Volume 41, Issue 4 (2012)
A Social Cognitive Learning Theory of Homophobic Aggression Among Adolescents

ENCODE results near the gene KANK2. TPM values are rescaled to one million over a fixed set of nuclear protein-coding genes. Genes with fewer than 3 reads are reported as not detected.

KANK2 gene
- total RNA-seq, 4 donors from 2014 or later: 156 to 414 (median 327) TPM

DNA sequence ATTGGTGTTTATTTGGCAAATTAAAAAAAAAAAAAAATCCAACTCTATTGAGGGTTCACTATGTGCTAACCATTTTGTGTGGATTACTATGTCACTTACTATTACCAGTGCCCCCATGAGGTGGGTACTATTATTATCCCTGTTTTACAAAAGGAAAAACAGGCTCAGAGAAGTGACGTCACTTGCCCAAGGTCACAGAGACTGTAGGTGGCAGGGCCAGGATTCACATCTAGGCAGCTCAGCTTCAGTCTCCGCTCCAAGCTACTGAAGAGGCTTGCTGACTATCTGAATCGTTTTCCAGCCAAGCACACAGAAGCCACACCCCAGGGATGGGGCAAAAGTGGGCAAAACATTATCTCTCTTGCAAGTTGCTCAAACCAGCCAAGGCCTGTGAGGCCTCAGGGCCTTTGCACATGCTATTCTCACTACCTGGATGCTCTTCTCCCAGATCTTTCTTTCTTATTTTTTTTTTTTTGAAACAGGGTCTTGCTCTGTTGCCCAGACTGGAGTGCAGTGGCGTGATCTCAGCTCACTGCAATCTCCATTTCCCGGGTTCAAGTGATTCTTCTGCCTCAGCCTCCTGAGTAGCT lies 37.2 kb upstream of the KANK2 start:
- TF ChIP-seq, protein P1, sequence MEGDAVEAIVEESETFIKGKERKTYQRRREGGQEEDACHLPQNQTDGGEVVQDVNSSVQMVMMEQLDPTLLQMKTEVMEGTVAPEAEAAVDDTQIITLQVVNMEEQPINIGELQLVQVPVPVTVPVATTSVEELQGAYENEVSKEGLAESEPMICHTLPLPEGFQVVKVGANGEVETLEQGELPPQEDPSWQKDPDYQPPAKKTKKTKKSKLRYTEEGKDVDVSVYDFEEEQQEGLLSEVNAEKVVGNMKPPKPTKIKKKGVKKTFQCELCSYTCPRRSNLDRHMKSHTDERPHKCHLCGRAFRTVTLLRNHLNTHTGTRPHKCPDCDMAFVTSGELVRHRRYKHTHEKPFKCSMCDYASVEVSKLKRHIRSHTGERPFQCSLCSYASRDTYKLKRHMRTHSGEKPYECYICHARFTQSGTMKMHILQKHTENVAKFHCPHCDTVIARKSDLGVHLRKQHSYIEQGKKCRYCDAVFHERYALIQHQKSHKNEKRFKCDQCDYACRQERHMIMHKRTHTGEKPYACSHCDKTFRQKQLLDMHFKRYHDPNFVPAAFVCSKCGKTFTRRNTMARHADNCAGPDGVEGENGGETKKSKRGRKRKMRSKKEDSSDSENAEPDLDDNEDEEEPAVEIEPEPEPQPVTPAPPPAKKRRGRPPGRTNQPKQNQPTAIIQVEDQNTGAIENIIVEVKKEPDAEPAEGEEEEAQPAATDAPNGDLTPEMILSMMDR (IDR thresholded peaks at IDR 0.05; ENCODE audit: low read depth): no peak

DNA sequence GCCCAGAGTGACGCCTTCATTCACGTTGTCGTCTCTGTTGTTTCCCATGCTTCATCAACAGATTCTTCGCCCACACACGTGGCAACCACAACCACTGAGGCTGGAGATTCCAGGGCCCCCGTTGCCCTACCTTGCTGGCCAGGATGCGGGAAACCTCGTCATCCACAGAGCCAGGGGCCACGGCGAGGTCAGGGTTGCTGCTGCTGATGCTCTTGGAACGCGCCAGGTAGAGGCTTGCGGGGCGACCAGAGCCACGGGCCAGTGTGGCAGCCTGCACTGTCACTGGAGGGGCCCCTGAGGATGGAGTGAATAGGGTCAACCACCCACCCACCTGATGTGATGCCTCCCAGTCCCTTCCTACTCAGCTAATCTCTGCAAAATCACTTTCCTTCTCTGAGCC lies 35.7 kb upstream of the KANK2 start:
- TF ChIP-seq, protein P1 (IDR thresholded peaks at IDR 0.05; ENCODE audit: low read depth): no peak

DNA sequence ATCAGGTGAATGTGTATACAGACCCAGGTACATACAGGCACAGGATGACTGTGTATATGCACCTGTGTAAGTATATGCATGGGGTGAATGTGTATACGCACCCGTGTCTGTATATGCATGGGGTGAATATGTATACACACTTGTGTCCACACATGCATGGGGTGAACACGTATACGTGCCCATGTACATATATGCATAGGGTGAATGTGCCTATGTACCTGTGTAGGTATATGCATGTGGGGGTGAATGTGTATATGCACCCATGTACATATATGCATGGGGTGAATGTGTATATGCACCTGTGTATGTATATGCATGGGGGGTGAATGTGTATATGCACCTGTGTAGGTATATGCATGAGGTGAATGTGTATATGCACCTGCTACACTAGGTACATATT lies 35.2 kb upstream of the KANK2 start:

Abstract. The current study used social cognitive theory as a framework to investigate self-reported homophobic aggressive behavior at school. Participants included 863 students of 49 classes, enrolled in Grades 9–13 in 10 Italian public high schools. The results from the multilevel mediation model (1–2–1) showed that class-level homophobic attitudes toward gay males mediated the relationship between student observations of peer homophobic aggression and self-reported engagement in homophobic aggression toward schoolmates perceived as gay. However, although student observations of peer aggression toward perceived lesbians predicted self-reported engagement in homophobic aggression toward perceived lesbians, this relationship appeared not to be mediated by class-level homophobic attitudes. Student observations of peer aggression toward perceived lesbians predicted the self-reported engagement in homophobic aggression toward perceived lesbians. It was found that the social cognitive perspective provided considerable insights into homophobic aggression at school. Consistent with this perspective, social and cognitive factors accounted for students' homophobic aggression.
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